Siri was met with a very positive reaction for its ease of use and practicality, as well as its apparent "personality".

Google’s executive chairman and former chief, Eric Schmidt, has conceded that Siri could pose a "competitive threat" to the company’s core search business. Google generates a large portion of its revenue from clickable ad links returned in the context of searches. The threat comes from the fact that Siri is a non-visual medium, therefore not affording users with the opportunity to be exposed to the clickable ad links.

Writing in The Guardian, journalist Charlie Brooker wrote, "Siri is a creep — a servile arselick with zero self-respect — but he works annoyingly well."

Siri was criticized by organizations such as the American Civil Liberties Union and NARAL Pro-Choice America after users found that it would not provide information about the location of birth control or abortion providers, sometimes directing users to anti-abortion crisis pregnancy centers instead.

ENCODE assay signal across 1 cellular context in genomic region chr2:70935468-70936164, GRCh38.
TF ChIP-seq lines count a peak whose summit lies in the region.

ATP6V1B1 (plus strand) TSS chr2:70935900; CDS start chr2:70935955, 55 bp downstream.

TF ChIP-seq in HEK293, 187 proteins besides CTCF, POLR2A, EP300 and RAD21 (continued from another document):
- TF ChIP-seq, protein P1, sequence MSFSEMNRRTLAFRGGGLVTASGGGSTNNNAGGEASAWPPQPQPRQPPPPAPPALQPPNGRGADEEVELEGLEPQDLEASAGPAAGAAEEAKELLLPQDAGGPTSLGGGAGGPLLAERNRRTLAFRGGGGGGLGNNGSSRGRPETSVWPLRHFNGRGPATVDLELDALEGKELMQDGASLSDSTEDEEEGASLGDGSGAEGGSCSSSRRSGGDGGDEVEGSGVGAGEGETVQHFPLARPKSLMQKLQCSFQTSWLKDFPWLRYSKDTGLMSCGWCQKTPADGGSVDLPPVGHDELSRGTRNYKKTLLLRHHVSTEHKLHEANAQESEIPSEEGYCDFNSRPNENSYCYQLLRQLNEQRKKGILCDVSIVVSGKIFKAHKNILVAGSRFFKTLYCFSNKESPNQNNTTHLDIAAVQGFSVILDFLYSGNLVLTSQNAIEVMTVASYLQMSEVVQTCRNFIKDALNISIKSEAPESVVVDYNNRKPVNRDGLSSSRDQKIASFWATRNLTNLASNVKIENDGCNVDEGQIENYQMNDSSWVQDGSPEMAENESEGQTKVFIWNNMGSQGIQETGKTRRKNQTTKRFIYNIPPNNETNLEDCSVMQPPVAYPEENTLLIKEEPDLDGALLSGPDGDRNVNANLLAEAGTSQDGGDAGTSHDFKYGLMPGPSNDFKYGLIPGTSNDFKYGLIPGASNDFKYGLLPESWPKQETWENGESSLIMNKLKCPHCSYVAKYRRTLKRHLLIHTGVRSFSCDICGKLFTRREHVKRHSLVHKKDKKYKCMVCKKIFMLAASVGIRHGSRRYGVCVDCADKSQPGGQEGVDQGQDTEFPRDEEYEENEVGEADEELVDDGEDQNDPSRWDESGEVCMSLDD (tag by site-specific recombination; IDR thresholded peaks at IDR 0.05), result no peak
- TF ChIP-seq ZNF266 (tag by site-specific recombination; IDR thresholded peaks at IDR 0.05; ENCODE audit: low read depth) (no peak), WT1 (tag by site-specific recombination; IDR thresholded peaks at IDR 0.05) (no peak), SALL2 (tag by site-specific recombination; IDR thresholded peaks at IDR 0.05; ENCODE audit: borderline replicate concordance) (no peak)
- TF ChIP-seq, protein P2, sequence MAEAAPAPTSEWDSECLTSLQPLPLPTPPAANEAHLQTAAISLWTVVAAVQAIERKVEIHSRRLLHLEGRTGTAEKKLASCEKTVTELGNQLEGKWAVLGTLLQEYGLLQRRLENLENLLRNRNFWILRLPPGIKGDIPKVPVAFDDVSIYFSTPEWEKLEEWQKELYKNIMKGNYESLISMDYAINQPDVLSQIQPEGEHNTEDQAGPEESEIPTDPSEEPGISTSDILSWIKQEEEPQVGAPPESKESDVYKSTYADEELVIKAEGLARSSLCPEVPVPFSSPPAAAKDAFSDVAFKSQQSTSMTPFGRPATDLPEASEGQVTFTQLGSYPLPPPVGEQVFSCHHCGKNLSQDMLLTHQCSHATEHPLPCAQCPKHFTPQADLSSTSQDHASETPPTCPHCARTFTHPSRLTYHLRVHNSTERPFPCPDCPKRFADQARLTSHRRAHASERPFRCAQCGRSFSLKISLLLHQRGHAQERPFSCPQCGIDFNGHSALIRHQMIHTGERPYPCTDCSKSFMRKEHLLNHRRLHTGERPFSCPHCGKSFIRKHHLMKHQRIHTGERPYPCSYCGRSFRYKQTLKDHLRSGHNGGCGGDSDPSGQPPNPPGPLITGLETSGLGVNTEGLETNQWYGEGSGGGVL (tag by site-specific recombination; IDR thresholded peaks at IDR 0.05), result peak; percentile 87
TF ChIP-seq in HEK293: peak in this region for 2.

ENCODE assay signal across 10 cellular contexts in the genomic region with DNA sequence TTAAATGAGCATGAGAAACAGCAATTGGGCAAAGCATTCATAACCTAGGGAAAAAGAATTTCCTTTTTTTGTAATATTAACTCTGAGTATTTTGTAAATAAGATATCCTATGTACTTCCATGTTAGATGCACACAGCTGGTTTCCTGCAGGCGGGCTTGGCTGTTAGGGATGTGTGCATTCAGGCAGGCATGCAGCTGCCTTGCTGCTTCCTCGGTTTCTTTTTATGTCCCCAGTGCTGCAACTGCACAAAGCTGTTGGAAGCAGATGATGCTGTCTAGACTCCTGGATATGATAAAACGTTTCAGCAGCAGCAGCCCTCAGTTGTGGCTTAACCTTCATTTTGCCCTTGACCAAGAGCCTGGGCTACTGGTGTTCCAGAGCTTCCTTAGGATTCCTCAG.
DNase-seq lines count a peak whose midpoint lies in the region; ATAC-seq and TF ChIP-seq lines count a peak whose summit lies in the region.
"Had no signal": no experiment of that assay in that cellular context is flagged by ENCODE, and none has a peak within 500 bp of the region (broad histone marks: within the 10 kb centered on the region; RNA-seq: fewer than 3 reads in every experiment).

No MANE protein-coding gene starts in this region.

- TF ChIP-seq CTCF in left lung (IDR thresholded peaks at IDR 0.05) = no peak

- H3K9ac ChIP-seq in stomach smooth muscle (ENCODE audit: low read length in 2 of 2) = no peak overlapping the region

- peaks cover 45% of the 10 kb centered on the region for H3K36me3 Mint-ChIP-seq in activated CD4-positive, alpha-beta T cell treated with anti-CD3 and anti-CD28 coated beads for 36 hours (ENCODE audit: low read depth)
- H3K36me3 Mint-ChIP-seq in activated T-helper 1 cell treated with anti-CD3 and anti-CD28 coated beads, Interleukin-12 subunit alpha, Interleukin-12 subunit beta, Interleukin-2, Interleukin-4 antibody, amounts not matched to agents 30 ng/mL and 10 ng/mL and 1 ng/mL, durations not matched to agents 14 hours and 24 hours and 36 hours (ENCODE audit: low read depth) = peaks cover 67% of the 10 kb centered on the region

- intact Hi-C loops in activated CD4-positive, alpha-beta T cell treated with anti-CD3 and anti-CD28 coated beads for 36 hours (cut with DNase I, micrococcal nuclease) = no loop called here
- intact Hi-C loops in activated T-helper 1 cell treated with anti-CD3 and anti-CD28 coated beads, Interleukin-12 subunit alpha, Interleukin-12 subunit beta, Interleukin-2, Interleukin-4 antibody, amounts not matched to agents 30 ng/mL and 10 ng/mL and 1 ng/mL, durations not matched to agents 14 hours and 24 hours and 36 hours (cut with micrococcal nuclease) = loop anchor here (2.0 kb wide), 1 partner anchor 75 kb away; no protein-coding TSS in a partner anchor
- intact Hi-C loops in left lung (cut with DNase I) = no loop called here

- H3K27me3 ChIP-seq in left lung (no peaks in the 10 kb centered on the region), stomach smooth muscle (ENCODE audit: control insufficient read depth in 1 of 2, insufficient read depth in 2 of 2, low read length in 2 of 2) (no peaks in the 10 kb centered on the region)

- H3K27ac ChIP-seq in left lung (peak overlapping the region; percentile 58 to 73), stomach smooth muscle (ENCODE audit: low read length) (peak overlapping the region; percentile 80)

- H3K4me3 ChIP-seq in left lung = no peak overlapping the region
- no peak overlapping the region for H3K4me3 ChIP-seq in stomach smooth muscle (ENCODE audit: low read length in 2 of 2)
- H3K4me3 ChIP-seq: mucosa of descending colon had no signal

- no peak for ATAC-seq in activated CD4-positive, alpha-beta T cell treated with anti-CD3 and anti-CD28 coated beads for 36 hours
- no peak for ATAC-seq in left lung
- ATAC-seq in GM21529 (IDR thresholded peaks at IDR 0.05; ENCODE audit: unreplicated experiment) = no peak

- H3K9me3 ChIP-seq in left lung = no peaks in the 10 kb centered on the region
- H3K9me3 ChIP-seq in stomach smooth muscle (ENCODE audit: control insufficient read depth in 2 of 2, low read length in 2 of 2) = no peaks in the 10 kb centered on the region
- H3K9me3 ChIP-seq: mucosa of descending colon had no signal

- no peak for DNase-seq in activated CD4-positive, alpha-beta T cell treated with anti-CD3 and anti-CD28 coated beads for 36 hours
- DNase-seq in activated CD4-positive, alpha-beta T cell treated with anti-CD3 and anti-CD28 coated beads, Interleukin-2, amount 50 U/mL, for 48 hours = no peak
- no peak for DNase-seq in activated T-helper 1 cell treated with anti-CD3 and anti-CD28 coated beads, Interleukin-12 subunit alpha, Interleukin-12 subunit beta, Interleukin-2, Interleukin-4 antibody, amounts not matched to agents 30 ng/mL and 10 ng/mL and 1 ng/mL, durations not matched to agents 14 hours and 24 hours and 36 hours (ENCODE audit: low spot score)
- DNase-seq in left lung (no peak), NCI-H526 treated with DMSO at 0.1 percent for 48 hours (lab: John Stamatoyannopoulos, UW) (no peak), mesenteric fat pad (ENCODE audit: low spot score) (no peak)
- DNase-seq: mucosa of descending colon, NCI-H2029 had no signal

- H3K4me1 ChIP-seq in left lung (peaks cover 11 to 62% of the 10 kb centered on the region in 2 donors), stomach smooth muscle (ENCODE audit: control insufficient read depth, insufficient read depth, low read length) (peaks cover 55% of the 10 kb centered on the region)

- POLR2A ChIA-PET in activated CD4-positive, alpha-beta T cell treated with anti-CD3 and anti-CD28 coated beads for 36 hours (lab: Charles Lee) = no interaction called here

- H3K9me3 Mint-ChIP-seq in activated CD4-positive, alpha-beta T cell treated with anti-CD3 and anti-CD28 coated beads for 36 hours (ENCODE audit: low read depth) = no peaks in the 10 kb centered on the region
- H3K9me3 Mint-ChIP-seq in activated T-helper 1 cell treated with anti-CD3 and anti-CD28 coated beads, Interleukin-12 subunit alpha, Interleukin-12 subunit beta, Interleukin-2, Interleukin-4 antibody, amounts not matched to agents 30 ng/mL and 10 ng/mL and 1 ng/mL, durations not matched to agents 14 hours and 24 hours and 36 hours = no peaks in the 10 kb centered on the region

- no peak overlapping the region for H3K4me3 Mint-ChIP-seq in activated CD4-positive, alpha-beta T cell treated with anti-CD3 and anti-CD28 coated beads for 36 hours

Apple responded that this was a glitch which would be fixed in the final version. It was suggested that abortion providers could not be found in a Siri search because they did not use "abortion" in their descriptions. At the time the controversy arose, Siri would suggest locations to buy illegal drugs, hire a prostitute, or dump a corpse, but not find birth control or abortion services. Apple responded that this behavior is not intentional and will improve as the product moves from beta to final product.